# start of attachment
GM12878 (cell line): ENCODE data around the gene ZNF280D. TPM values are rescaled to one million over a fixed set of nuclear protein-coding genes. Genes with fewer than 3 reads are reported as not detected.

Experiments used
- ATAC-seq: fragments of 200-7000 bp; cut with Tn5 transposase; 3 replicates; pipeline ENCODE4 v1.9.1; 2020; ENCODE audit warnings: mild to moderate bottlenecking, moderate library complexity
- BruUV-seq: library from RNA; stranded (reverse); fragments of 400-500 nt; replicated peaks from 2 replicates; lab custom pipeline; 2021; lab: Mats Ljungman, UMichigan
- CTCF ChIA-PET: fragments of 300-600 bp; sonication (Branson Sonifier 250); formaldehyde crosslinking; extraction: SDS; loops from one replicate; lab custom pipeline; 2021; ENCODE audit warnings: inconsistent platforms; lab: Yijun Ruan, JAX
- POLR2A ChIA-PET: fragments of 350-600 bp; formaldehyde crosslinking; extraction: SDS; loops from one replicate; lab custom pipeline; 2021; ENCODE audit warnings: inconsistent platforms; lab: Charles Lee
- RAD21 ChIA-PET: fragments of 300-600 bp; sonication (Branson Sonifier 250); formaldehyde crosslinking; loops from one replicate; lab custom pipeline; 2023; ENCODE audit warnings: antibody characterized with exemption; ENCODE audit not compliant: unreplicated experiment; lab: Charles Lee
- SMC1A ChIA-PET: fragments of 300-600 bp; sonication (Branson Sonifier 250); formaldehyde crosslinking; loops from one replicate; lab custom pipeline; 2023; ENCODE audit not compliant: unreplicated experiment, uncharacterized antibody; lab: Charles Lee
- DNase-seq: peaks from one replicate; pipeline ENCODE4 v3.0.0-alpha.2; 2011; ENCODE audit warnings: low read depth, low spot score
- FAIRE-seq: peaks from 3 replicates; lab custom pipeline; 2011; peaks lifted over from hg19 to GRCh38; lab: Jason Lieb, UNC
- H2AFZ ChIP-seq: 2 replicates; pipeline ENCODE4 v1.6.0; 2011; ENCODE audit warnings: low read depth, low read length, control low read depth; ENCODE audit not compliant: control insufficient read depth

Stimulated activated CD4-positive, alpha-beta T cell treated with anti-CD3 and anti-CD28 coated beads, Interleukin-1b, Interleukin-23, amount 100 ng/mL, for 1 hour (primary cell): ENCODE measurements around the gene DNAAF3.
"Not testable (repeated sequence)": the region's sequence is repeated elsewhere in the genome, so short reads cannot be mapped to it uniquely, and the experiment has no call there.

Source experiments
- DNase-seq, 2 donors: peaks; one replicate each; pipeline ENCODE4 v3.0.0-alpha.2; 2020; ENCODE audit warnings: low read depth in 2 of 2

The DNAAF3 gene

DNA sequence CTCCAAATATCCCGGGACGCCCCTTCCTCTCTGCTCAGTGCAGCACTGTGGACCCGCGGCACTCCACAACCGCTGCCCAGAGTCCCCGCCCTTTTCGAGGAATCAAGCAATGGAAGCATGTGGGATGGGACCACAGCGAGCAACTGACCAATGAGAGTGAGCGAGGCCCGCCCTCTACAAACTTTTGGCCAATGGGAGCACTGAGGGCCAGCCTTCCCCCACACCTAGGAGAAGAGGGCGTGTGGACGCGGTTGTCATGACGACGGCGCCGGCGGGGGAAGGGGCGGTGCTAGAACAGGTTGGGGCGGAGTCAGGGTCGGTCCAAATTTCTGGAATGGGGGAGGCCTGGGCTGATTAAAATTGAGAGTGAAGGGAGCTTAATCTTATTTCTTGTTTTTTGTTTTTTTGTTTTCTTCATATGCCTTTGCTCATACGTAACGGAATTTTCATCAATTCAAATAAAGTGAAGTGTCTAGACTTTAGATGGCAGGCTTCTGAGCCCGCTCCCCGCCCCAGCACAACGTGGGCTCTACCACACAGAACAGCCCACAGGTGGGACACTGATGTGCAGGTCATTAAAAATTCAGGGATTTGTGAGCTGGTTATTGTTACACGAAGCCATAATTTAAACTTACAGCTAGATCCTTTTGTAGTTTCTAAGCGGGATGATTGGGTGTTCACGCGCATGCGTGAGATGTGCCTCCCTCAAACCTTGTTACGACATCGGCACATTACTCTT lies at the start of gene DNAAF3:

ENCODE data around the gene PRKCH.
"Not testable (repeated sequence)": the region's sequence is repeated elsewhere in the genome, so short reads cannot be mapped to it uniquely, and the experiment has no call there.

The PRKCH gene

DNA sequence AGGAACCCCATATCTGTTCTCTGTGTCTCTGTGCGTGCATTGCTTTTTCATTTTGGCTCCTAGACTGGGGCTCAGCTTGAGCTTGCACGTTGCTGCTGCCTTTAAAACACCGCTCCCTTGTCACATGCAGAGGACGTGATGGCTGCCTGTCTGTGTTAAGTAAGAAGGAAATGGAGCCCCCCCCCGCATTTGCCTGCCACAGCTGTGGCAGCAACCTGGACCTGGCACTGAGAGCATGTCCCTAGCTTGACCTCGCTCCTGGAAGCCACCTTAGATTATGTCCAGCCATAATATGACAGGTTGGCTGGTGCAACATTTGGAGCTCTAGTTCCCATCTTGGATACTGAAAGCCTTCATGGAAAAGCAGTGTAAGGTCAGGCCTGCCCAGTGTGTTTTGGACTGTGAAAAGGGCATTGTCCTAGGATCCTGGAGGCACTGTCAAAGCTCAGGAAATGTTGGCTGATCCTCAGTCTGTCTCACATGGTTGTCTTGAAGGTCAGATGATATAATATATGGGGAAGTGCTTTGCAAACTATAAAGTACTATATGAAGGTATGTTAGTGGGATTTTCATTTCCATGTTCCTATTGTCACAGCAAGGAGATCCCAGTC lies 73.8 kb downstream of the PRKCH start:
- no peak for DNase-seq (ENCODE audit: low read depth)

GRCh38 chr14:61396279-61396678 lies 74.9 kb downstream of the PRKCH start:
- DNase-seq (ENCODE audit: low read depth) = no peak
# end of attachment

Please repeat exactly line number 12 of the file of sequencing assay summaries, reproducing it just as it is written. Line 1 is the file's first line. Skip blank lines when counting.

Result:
Stimulated activated CD4-positive, alpha-beta T cell treated with anti-CD3 and anti-CD28 coated beads, Interleukin-1b, Interleukin-23, amount 100 ng/mL, for 1 hour (primary cell): ENCODE measurements around the gene DNAAF3.